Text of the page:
Cynthia Shaw is thrilled to have won “Best Festival Debut” at the 2018 United Solo Festival for her autobiographical one‑woman piano show, “Velvet Determination ~ a young pianist’s journey to New York.” Born and raised in Pueblo, Colorado, Cynthia moved to New York to attend the Manhattan School of Music and pursue a career as a classical pianist. She soon moved on to musical directing and finally to acting in theatre and film. Favorite stage roles: Claire, the strong woman standing up to her bombastic literary husband in “The Woman at His Side” (The Gallery Players); Mrs. Winemiller, the wacky mother in “Summer and Smoke” (Terry Schreiber, director); the rigid Grandmother in “After Tartuffe” (The Wild Project); self‑important Mrs. Drudge in “The Real Inspector Hound” (The Producer’s Club); the star‑struck Liz Fuller in “Me and Jezebel” (Kentucky Repertory Theatre); and both sexy Arkadina and clueless Ranevskaya in “Mr. Chekhov & Mr. Porter” (Medicine Show Theatre). Her films have been screened at the Cannes, SoHo, and Big Apple Film Festivals. “Mara,” in which she starred, was an Official Selection at the SoHo International Film Festival and won awards at fourteen other festivals, including Best Experimental Film at the Los Angeles Movie Awards. Her episode of the web series, “Brooklyn is in Love,” won two awards at the LA Webfest. All About Solo had the chance to sit down with Cynthia Shaw and discuss her incredible career and the development of her solo show. James Bartholomew: What inspired you to create this play and share this part of your life with your audience? Cynthia Shaw: I have been thinking about this story and the possibility of performing it for about 10 years. I always wanted to limit the story to my first year in NY, though as it turned out, I had to include my Colorado childhood to make everything make more sense. But, it was really two anecdotes during my first year in New York that drove me to explore my story more fully. The first was the falling piano, and the second was my NY piano teacher, who dismissed me while balancing her checkbook. I even wrote that up as a scene for an acting class. That’s how powerful that incident was for me. As I began brainstorming, other stories came to me: the epiphany moment in my apartment and the Salvation Army Officer, to name a few. I found that I had to tell this story. I was compelled to tell it. Maybe it was a way for me to unearth hidden feelings or questions I had about my first years in NY. Why did I never give up trying to get into graduate school? What was it that always held me back? I had to find the answers to those questions. Writing and performing have been truly cathartic. And from the responses I’ve gotten about the show, as it turns out, my story is cathartic for others as well. Didn’t expect that at all. People wrote to me that my story made them think about their own stories about coming to New York, and allowed them to reminisce about their own struggles and innocence. It made me very happy to be able to give them that gift. How did you go about condensing years of your life down to a single play? I started by getting the stories out of my head and just writing down everything I could think of, starting with my musical childhood in Colorado. I knew that getting into the Manhattan School of Music would be the end of the play, but everything else was open. I didn’t judge what I was writing, I just wrote. Then I started organizing it into chronological sections. I thought it would be more fun if the people in my story talked for themselves, so I wrote out scenes for the characters. I also knew I wanted to play the piano throughout the show and found places to insert piano playing that would emphasize a point or enhance the story. And I wanted to show the nervous piano player, as well as the accomplished piano player. Ultimately, I had to take out many scenes that either didn’t serve the story, or were a digression. And I wanted to skew the story to my time in NY, so had to take out a bunch of Colorado stories. I also struggled a lot with the section about my musical relationship with my father. I’m still not quite sure that I’ve really gotten full clarification about that. Still working on it! As a performer how did it feel to be portraying these younger versions of yourself, and what challenges, if any, did that present? It was really fun! I enjoyed reliving those experiences and seeing them as my younger self. And I could totally see all of those “younger me” episodes as clear as day. Like they happened just yesterday. Starting with seeing that New Yorker Magazine on the table in Dr. Smith’s waiting room, and going from there. How important was it to keep “Velvet Determination” relatable to viewers who might not be familiar with the world of music conservatories? That was an interesting challenge. I tried not to get too musically technical. But I also wanted to give people a sense of what it is like to audition for music school, and what is expected of young pianists. For instance, I talk about scales and arpeggios, which to me, of course, are second nature. But my director, Page Clements, pointed out that people might not know what they are. So, she suggested I actually play a scale and an arpeggio. I tried to use playing the piano as a tool to explain musical concepts. I hope I was successful… Which of the show’s musical pieces is your favorite to perform? I loved playing my childhood pieces! Especially the Cossack Dance and the Solfeggietto. They were my two favorite childhood pieces, and I’ve had them memorized since grade school. I was so happy to be able to find a place for them in the show. The final piece, the Debussy, with which I end the show, is a relatively new piece for me and very challenging. In fact, I always loved it, but thought it was just too difficult for me and I would never be able to play it. Just impossible. But then a few years ago, I decided that I did want to learn it, and that perhaps I should give it a try. So, I taught it to myself, one page at a time. Sure enough, I can play it. In fact, I have now expanded the show and play the entire eight‑minute piece at the end, instead of the small section I played for the United Solo performances. It is a funny kind of performance challenge I’ve created for myself: the hardest piece is the one I perform at the end. What do you hope your audience will learn or take away from your piece? That when you have passion for something that is really important to you, you can persevere and accomplish it. But you really need to have determination, and not let the obstacles overwhelm you. You can even have a sense of humor about them. What advice or encouragement would you give to young artists who might be facing similar obstacles as you did as a young pianist? I would tell them that life is long, and one has many opportunities to create beauty and move forward. It’s easy to forget that not everyone can play the piano and express music through this gigantic, powerful instrument. We pianists take our gifts for granted, and we shouldn’t. We have to be grateful for the hours we spend at the piano, practicing and practicing and practicing. Teaching ourselves to do what most people only dream about. That they can’t give up because of an obstacle, or a person who doesn’t believe in them. And that they need to surround themselves with people who do believe in them, and not to listen to naysayers. It is very difficult, but there are sparks of light and hope that we always need to acknowledge and hold onto. This little voice inside that says that we have something to offer, and that there are those who really want to hear us. We will always make mistakes, always mess up a musical passage. But if our goal is really important to our souls and our will to create and live and share, then we need to get up, dust ourselves off, and begin again. Just a little bit wiser, and with more knowledge about what works and what doesn’t. The sun always shines. There is always a new day and a new opportunity. “Velvet Determination ~ a young pianist’s journey to New York” Written and Performed by Cynthia Shaw Directed by Page Clements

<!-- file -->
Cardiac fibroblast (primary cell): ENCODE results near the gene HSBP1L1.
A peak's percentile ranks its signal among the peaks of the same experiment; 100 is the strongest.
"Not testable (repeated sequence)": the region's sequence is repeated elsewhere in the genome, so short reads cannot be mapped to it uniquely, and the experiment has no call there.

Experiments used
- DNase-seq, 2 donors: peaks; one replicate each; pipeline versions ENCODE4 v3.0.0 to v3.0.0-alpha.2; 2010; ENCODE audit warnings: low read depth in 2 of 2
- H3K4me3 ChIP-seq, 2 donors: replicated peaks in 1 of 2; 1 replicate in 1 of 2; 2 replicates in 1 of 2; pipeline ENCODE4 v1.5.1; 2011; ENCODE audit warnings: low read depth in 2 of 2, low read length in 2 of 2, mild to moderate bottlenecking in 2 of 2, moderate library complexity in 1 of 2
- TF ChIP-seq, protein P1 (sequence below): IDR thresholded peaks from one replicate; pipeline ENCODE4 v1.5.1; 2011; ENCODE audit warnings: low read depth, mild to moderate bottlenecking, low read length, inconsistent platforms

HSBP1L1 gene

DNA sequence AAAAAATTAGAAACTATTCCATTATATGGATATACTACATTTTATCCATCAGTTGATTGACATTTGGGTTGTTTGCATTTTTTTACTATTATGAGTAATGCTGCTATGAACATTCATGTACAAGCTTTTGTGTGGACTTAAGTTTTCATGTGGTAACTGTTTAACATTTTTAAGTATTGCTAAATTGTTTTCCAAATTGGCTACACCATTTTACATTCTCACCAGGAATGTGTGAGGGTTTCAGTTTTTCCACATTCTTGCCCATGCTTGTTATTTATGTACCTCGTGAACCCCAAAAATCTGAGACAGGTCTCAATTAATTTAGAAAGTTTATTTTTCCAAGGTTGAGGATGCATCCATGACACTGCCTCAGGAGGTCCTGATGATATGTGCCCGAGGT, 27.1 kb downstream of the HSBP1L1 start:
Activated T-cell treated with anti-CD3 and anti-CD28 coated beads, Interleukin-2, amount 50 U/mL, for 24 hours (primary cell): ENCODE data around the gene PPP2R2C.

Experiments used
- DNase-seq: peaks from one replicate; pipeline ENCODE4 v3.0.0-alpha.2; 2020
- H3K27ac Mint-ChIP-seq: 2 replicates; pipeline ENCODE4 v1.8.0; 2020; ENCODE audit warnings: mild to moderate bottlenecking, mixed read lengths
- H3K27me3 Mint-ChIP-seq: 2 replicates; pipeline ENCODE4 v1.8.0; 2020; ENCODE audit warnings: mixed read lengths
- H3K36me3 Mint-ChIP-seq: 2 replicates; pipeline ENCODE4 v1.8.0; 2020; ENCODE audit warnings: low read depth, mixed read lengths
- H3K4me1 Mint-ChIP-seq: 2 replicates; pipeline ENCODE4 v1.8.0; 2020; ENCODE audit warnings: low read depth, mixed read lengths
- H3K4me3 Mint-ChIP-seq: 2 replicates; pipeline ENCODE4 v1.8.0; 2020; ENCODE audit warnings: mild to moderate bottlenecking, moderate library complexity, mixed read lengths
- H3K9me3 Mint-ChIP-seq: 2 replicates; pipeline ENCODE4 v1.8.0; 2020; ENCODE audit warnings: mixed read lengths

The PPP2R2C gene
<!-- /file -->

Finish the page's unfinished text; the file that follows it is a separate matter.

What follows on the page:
JAMES BARTHOLOMEW is a writer and musician living in New York City. He is an administrator of the Fordham University Theatre Program and an avid lover of the arts.